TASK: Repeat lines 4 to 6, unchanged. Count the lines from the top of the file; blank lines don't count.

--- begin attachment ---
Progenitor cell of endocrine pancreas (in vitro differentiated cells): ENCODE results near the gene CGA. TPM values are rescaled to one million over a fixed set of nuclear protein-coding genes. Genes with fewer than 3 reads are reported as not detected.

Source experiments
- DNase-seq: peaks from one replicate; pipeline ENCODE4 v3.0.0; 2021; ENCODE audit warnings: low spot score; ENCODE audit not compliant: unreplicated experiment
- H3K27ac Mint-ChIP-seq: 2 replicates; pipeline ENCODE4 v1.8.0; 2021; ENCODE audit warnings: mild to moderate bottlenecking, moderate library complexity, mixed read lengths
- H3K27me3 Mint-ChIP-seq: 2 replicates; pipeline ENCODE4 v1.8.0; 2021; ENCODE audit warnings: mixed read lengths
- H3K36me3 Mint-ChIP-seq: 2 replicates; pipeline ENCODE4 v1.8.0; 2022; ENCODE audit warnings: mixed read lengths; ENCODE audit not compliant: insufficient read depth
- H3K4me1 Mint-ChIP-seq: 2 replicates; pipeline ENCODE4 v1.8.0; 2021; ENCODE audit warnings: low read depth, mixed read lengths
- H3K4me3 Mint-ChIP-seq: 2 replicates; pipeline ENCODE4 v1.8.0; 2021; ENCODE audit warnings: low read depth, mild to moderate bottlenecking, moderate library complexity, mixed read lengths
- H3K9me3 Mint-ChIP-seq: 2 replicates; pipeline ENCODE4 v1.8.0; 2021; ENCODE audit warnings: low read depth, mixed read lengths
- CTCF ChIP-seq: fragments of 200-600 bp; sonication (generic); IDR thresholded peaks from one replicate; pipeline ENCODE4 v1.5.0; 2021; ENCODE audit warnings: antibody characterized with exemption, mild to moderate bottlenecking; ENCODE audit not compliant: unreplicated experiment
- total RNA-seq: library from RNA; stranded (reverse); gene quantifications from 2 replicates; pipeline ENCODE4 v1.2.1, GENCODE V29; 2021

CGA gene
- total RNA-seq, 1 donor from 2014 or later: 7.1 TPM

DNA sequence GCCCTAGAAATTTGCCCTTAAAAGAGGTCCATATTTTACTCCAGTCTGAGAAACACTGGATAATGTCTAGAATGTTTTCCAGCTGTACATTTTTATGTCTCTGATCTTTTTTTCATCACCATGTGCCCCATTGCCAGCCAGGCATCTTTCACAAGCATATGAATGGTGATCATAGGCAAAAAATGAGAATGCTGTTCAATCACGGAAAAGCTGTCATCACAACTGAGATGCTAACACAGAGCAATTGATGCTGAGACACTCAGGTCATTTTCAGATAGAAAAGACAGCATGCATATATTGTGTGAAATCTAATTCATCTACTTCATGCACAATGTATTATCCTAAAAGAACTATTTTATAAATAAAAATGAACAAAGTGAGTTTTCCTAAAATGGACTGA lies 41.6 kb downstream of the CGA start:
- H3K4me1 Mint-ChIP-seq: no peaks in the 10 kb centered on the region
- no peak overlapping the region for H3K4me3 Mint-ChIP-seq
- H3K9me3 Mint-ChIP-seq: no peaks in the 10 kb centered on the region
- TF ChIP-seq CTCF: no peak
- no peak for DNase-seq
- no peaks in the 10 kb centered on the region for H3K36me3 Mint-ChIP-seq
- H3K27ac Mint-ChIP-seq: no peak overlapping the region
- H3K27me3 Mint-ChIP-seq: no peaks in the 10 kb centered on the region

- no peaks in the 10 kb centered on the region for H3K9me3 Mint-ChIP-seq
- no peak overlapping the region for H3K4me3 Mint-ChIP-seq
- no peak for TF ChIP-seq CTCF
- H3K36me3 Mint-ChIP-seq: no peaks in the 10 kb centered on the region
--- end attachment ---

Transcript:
- H3K27ac Mint-ChIP-seq: 2 replicates; pipeline ENCODE4 v1.8.0; 2021; ENCODE audit warnings: mild to moderate bottlenecking, moderate library complexity, mixed read lengths
- H3K27me3 Mint-ChIP-seq: 2 replicates; pipeline ENCODE4 v1.8.0; 2021; ENCODE audit warnings: mixed read lengths
- H3K36me3 Mint-ChIP-seq: 2 replicates; pipeline ENCODE4 v1.8.0; 2022; ENCODE audit warnings: mixed read lengths; ENCODE audit not compliant: insufficient read depth